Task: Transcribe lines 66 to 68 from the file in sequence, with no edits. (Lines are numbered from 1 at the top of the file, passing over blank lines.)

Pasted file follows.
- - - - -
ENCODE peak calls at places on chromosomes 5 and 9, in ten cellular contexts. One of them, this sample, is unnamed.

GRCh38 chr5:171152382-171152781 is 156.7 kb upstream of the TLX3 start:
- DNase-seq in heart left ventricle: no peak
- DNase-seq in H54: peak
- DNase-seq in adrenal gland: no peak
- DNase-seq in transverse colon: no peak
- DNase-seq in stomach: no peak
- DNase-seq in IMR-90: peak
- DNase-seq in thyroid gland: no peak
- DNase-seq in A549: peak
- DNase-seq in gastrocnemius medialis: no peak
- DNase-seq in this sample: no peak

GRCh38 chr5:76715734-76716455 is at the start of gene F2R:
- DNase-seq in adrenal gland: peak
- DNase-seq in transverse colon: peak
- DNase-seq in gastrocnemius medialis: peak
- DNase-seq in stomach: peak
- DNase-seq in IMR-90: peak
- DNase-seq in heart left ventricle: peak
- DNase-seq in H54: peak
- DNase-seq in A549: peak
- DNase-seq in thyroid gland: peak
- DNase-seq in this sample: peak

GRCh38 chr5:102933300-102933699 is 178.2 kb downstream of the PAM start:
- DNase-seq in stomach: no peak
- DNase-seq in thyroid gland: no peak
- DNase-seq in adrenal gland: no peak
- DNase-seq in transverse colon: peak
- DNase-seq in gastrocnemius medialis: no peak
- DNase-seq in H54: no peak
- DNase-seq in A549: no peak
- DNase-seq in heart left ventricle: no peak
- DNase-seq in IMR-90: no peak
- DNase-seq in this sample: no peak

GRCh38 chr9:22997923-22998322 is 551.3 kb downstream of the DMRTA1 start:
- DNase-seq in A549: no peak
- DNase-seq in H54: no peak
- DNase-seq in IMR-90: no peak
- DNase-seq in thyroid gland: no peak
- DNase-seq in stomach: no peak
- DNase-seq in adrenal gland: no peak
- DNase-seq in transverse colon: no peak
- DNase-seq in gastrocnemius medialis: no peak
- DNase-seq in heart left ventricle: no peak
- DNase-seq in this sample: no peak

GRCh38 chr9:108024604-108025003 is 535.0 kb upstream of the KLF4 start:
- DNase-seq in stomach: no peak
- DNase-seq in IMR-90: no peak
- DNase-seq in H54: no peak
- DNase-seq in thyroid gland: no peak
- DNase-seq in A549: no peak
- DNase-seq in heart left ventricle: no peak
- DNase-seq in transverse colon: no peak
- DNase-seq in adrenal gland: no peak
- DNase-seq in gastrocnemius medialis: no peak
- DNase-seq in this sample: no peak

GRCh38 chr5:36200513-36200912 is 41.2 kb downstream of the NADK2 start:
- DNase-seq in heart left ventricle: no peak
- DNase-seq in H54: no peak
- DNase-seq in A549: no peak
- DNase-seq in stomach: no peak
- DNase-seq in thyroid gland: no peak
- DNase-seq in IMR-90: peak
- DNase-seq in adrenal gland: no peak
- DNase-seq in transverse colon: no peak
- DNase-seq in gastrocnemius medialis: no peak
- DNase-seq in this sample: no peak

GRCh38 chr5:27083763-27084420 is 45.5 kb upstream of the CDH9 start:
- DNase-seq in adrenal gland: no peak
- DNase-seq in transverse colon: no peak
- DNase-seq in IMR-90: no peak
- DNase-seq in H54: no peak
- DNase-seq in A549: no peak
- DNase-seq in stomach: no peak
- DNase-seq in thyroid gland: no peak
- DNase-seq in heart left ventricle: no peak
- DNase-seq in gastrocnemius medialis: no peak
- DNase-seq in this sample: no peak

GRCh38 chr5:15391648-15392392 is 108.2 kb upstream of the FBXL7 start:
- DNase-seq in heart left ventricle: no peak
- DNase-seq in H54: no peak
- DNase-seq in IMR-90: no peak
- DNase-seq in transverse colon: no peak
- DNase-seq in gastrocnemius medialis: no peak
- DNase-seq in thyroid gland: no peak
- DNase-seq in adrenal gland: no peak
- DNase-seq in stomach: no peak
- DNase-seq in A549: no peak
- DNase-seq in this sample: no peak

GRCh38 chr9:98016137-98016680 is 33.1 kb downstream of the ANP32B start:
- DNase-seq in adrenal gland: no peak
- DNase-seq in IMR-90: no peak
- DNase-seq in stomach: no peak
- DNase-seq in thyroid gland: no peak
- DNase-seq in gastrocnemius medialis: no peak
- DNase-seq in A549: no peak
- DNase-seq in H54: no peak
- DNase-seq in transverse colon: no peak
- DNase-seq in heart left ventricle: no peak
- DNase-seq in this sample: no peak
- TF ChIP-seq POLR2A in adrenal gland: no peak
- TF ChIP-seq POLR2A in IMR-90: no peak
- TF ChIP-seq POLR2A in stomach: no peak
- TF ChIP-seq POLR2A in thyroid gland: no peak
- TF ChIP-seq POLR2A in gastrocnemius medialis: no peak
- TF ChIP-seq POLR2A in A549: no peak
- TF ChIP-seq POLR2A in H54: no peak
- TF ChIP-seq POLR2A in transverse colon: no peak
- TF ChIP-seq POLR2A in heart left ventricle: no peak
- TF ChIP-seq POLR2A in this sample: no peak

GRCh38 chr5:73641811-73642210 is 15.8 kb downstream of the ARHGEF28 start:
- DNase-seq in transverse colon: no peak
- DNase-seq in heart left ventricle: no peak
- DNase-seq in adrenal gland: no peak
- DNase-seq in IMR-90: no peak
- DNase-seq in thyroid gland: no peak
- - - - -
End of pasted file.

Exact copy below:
- DNase-seq in gastrocnemius medialis: no peak
- DNase-seq in this sample: no peak

GRCh38 chr5:27083763-27084420 is 45.5 kb upstream of the CDH9 start: